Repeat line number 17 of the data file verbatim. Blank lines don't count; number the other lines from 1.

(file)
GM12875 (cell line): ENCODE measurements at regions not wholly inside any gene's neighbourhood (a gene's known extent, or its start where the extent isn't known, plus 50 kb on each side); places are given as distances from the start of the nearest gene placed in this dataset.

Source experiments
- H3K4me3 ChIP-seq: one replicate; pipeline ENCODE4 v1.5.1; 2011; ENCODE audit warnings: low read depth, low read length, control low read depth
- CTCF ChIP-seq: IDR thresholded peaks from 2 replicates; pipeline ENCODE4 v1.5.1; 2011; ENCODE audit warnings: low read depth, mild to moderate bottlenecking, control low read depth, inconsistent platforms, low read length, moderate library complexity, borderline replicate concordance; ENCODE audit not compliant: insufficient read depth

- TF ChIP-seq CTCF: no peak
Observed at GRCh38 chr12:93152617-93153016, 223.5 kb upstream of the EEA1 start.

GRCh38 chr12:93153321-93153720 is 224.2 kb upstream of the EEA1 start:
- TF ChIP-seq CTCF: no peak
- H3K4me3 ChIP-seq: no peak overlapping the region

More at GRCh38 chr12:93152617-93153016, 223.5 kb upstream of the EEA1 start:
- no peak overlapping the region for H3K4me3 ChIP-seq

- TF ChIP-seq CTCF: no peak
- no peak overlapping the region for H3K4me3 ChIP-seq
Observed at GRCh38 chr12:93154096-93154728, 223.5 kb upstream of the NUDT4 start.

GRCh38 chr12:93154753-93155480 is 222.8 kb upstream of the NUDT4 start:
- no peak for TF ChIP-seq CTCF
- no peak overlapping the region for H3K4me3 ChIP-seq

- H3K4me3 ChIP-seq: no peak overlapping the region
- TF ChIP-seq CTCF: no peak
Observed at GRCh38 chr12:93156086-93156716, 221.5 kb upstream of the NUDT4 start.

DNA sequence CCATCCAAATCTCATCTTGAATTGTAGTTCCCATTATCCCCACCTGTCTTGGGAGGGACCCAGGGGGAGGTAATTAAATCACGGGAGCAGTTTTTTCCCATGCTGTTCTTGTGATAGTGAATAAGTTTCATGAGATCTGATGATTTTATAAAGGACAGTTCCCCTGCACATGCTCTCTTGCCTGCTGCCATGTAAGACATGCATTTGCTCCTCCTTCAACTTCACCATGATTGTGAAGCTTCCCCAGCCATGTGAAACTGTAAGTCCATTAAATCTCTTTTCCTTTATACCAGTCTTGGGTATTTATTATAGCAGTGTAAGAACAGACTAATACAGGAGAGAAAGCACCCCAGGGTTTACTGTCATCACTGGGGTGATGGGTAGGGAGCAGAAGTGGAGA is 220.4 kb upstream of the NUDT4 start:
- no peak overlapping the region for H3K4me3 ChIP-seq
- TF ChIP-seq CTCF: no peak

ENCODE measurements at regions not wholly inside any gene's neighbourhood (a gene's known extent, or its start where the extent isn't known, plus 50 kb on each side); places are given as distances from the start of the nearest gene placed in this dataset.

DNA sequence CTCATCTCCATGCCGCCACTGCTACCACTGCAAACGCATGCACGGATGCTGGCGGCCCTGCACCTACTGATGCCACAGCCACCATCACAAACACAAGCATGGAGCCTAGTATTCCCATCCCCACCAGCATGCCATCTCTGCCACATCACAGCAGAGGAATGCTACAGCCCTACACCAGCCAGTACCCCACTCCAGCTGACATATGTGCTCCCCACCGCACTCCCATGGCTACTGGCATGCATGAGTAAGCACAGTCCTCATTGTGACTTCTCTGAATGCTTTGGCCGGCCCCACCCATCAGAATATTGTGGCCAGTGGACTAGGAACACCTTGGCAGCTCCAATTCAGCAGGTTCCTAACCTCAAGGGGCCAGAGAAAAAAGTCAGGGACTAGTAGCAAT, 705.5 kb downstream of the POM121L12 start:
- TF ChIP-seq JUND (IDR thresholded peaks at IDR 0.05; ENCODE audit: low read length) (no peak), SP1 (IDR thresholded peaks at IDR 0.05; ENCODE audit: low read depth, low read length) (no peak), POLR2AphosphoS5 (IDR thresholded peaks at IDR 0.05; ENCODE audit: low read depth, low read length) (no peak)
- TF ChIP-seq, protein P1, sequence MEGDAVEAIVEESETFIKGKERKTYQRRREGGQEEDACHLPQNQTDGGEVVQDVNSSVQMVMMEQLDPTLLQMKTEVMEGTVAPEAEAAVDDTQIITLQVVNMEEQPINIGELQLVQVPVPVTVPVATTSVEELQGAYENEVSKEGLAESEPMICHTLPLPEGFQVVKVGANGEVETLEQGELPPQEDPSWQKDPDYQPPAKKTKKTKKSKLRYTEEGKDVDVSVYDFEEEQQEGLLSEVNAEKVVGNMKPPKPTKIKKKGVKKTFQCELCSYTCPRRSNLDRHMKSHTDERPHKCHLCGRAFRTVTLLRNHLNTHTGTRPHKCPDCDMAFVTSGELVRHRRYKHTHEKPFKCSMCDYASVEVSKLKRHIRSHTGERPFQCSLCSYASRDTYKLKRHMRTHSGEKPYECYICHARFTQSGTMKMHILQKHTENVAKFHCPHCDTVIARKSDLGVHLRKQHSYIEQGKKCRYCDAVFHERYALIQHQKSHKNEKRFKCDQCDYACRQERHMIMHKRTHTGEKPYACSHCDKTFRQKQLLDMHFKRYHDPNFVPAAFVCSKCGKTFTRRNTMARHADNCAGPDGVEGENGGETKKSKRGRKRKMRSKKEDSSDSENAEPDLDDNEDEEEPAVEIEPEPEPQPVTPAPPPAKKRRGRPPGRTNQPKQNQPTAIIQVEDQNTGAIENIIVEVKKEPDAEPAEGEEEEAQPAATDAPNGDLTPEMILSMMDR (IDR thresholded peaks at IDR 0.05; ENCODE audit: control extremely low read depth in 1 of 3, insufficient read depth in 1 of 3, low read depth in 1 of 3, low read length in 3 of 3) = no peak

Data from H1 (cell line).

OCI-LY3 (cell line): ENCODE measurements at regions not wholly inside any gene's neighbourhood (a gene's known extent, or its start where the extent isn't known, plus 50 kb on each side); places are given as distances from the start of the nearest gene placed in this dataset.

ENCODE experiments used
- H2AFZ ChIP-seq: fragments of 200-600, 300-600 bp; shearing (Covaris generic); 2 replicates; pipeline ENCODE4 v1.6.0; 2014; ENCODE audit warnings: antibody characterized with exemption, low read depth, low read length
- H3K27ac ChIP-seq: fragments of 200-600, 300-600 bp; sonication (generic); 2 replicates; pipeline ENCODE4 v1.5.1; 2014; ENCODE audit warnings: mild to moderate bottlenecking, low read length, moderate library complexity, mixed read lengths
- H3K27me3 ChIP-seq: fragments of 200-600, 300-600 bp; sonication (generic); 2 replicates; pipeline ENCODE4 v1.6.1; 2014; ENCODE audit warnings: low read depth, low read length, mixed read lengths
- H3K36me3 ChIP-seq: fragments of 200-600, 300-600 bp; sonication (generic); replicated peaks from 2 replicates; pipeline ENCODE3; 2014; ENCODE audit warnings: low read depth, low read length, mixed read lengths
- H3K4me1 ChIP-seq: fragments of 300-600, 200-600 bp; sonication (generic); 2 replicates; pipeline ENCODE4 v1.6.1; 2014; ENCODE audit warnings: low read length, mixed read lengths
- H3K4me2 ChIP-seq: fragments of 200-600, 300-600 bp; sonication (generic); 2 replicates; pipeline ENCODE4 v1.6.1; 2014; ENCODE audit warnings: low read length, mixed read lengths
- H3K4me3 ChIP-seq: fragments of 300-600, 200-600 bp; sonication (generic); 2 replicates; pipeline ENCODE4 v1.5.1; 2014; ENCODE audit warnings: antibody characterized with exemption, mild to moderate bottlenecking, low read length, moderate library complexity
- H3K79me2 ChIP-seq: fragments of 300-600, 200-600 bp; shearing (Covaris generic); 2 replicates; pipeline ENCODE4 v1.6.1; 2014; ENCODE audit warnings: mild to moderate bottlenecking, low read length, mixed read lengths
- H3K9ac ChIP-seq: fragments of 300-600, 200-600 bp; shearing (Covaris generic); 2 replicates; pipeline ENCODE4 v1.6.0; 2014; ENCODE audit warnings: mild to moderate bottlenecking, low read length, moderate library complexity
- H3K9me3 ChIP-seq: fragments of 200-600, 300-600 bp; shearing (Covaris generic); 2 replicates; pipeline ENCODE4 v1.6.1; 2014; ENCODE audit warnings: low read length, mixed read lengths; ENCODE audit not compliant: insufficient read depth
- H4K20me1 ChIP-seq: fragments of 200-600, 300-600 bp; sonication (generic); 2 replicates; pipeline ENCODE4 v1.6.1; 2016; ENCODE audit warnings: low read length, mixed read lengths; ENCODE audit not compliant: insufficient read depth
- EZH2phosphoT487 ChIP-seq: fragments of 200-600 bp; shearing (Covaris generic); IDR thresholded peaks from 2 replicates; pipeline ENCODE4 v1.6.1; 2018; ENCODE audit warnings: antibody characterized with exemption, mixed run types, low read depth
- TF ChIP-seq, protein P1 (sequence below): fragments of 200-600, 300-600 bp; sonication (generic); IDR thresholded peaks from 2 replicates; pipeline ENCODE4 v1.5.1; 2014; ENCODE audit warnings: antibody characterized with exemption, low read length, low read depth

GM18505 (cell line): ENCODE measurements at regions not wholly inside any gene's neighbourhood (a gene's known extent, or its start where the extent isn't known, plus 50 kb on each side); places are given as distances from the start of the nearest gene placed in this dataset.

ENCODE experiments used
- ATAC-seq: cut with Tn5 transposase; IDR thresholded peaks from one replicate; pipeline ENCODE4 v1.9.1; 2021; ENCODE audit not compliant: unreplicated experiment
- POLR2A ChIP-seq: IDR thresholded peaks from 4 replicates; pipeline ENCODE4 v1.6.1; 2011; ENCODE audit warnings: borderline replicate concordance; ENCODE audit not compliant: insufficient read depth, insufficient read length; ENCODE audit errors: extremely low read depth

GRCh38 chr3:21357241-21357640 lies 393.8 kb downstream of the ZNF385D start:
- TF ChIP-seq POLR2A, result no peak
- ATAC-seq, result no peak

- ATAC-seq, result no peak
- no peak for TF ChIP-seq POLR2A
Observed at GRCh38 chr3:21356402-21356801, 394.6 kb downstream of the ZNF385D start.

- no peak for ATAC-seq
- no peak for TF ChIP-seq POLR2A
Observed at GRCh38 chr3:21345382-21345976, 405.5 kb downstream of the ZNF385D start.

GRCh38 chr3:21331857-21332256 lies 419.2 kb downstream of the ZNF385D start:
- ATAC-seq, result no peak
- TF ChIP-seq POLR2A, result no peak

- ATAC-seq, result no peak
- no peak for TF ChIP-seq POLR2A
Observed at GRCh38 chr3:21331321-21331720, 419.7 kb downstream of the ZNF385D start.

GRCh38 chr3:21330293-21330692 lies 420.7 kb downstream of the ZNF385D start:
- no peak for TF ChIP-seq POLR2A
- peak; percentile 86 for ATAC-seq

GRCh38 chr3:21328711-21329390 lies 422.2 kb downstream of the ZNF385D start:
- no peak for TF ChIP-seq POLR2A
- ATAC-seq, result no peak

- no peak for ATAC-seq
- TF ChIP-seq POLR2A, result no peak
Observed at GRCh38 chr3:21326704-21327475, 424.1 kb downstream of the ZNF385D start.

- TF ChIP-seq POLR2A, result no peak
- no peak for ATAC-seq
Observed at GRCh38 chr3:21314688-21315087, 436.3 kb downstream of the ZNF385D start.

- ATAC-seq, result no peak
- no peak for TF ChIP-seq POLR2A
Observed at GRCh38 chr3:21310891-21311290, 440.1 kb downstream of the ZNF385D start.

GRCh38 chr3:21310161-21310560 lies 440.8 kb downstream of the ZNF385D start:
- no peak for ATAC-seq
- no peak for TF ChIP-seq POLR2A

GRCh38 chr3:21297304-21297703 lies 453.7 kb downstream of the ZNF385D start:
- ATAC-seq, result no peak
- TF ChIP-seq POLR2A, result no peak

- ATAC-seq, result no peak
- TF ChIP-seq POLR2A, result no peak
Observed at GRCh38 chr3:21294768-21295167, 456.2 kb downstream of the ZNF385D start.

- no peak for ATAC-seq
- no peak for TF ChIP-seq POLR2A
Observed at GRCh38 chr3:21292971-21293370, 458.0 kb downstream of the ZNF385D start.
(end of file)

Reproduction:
- no peak overlapping the region for H3K4me3 ChIP-seq